A moot point certainly with Shiai and the international stage is the small kernel of doubt that remains of a system that still favours the hero over merit to the point of wonder. Perhaps what the European, Occidental or Asian has not yet come to realise is that letting go of this ‘National-self’ will afford them the greater benefits of becoming far more universally strengthened, much more worldly integrated and enlightened by doing so.

As gaijin we can never be a ‘cherry blossoms’ and the more we dissect the cherry blossom to understand its Oriental beauty the more we destroy its essence. Wado is not just about its technical aspects or concepts or even about the sum of its parts, It is about its wado ryu essence that dwells in the realm of its nature.

Ohtsuka meijin’s unique life tells the story of fulfilled familial obligations before ambition or any personal freedom of choice is considered. His legend and legacy is a rich multiplicity of personal examples. Where the gaijin can benefit is by accepting wado ryu in its Japanese uniqueness and by doing so find enlightenment when embracing his universal vision. The upside of ‘not being the sun’ is to recognise the beauty of uniqueness and the strength and enlightenment we can draw from its warmth and beauty. It is here that we, the subsequent generations of wado ryu, need the greater strength of character intrinsic in humility to simply stand in the crowd and pay homage to draw this benefit..
oneya
Reg Kear.
Wado Kokusai San no Ya.

http://www.sannoya.com
Gusei21
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Re: New Wado Kata Bunkai Book

Post by Gusei21 »

Takagi Sensei is very clear about this with us.
We are encouraged to compete in both kata and kumite.
When we win we cannot show any emotion.
When we lose we cannot show any emotion.
We are doing budo sports.
The purpose of budo sports is to teach you how to overcome yourself.
Nothing more.
Its a training tool that exposes you to a high stress environment and the learning is in how to negotiate that while you remain both physically and emotionally centered.

If we get hit we cannot show pain or anger.
If we hit I suppose we can apologize since it was a mistake. :)

He says that you should not be able to tell who won or lost the match by looking at their faces at the end of the match.
Bob Nash
kenshindoryu
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Re: New Wado Kata Bunkai Book

Post by kenshindoryu »

"Wado is not just about its technical aspects or concepts or even about the sum of its parts, It is about its wado ryu essence that dwells in the realm of its nature."

Nice quote Reg,

Is this from a longer interview or book?
regards
oneya
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Re: New Wado Kata Bunkai Book

Post by oneya »

Hi,

The quote is a little grist from an longer article with aspirations Ken, again though, as I ruminate on it sitting up there alongside Bob’s post, I realise its Wado ryu nature and purpose is the same as Budo sports for a while - perhaps until it brings a little enlightenment as its sport aspect dwindles.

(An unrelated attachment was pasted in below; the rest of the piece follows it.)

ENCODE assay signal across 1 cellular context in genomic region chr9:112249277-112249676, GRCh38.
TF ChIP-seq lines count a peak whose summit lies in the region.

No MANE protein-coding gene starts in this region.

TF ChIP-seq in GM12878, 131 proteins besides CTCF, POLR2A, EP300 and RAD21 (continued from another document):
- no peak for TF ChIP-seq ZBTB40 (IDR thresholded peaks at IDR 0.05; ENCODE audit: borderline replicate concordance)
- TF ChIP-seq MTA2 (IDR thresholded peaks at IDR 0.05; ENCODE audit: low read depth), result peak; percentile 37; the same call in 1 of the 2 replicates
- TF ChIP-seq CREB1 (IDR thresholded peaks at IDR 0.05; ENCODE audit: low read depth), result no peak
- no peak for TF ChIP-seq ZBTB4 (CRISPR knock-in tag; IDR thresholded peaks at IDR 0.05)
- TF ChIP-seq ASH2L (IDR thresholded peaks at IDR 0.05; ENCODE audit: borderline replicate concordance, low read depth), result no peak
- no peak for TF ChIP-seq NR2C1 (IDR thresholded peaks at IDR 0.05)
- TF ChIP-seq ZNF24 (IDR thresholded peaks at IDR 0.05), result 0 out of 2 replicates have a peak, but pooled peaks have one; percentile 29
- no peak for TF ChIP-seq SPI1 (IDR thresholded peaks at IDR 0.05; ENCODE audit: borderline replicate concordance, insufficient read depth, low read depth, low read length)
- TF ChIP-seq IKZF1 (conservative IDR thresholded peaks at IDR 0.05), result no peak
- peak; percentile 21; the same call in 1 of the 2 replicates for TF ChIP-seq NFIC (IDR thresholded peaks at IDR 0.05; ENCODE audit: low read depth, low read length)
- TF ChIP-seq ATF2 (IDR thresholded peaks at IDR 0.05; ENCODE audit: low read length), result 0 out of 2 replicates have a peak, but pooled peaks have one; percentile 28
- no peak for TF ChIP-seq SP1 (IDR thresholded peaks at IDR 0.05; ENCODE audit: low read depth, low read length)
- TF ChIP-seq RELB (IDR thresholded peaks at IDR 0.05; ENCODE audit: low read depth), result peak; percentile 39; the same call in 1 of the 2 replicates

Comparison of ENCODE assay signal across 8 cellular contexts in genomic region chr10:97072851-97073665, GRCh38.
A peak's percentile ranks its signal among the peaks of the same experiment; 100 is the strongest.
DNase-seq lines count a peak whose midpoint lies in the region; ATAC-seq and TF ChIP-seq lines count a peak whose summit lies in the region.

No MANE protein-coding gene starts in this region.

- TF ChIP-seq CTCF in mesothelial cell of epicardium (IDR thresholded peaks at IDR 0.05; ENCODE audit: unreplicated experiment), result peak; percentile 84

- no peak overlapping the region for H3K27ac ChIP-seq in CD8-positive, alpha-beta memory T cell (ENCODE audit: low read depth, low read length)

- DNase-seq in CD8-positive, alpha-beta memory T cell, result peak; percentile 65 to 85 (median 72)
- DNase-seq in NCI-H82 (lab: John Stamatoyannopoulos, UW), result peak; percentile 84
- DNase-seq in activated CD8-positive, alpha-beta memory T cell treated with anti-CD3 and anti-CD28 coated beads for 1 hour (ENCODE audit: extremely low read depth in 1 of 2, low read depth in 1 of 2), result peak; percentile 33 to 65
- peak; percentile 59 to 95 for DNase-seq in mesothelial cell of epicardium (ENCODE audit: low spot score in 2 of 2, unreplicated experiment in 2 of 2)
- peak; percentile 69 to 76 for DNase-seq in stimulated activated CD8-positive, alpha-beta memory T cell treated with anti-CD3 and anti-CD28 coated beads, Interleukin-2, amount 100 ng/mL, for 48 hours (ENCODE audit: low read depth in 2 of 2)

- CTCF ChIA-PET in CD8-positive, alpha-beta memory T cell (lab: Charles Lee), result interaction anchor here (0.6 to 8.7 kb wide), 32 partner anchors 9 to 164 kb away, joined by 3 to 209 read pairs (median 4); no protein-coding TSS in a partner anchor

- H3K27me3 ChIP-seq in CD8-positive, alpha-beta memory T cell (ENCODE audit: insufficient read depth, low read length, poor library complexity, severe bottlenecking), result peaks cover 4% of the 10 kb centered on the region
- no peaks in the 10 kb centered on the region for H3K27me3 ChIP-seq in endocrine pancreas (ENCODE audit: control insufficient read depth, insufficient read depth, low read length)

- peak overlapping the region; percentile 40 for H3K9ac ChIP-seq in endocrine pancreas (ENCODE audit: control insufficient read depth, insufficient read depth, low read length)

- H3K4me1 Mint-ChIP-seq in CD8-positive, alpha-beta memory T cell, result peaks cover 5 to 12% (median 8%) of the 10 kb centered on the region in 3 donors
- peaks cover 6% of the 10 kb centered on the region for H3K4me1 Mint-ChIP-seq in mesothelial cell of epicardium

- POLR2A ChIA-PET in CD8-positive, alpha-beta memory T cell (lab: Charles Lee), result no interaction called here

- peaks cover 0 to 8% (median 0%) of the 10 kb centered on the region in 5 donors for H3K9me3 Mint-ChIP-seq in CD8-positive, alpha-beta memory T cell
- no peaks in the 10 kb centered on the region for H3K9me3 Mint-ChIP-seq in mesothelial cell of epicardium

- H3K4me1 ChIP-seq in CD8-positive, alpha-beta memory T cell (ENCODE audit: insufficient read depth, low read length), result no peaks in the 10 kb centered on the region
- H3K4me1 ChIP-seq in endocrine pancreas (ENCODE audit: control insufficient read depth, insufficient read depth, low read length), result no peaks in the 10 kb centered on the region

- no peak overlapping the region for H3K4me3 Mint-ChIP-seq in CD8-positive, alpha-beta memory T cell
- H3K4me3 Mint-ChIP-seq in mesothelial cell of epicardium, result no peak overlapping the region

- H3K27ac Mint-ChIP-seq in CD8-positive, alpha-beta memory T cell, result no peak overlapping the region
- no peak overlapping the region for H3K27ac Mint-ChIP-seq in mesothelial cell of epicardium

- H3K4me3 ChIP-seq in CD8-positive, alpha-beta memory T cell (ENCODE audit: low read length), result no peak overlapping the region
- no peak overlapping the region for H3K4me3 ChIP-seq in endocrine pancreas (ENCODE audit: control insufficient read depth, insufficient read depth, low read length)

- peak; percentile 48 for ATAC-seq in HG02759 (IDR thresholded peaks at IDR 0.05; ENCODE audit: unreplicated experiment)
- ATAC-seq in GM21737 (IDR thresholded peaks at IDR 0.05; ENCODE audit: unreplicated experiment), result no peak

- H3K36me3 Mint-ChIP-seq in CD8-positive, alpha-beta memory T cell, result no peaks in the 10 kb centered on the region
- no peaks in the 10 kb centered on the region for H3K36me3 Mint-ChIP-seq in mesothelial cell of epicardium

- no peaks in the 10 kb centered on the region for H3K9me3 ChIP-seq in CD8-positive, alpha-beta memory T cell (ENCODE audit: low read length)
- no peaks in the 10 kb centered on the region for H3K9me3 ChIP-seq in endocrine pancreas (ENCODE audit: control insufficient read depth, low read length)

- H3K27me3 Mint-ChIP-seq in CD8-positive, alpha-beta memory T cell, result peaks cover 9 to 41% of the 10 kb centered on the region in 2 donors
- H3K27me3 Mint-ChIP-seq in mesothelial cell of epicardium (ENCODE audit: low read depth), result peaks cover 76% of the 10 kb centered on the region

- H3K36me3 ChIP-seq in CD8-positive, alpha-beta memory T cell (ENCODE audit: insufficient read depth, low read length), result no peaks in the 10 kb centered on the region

oneya
Reg Kear.
Wado Kokusai San no Ya.

http://www.sannoya.com
Gusei21
Posts: 403
Joined: Tue Mar 15, 2011 1:43 am

Re: New Wado Kata Bunkai Book

Post by Gusei21 »

Final thought from me on this bunkai thing.

IF.....you follow the bunkai path then I can see a need for many kata.
The more kata the more bunkai, the more bunkai the more knowledge of various techniques.
So by that definition Shito ryu has the most diverse and rich curriculum since they have over 50 kata.

I don't think its an accident that Ohtsuka Sensei made the admonition that 9 kata were enough.
If bunkai was your thing then 9 is NOT enough.
So why did he say 9 was enough? It wasn't because of the need to acquire more bunkai.
My conclusion is that he said 9 was enough because it contained all the necessary body conditioning drills you needed to master Wado.
Ohtsuka Sensei said doing more than 9 was a waste of time.
If Wado kata is ultimately about body conditioning then perhaps doing more is unnecessary and overkill?

Taking this one step further I think that if you truly comprehend the meaning of Wado then 9 is more than enough.
It parallels this statement by Morihei Uyeshiba.

一点の気 (無) から陰陽の2つの気に分かれ, 陰陽の気は交流して万物を産み出すのである。

A spot of Ki (Nothing) is divided into two Kis – positive and negative. The dual Kis interact and give birth to all things in the universe.

– Ueshiba Morihei, Traditional Aikido vol 5 p 36

We are doing Wado - meaning we are doing Wa or as we say in Japanese WASURU. So then what are we WASURUing?
What is the symbol of WA? One famous one is the yin/yang symbol or San Gen (The 3 origins). What are the San Gen? Ten Chi Jin. Heaven Earth Man.

So once again, what are we harmonizing? Ten Chi Jin. What is one of the many symbols for this? The black and white tomoe (spiral) each separated by a line with one tomoe representing Heaven, the other tomoe representing Earth and the line representing Man who must negotiate the two entities (KI).

Cliff Notes version: The two KI (Heaven/Earth) interact by being manipulated by the line-Man in the middle giving birth to all necessary technique.
This is the definition of Wado. So on one level the essence of Wado is the manipulation of the two Ki (Heaven and Earth) to create harmony (give birth to all things in the Universe).

Oh..and its just a metaphor...
Bob Nash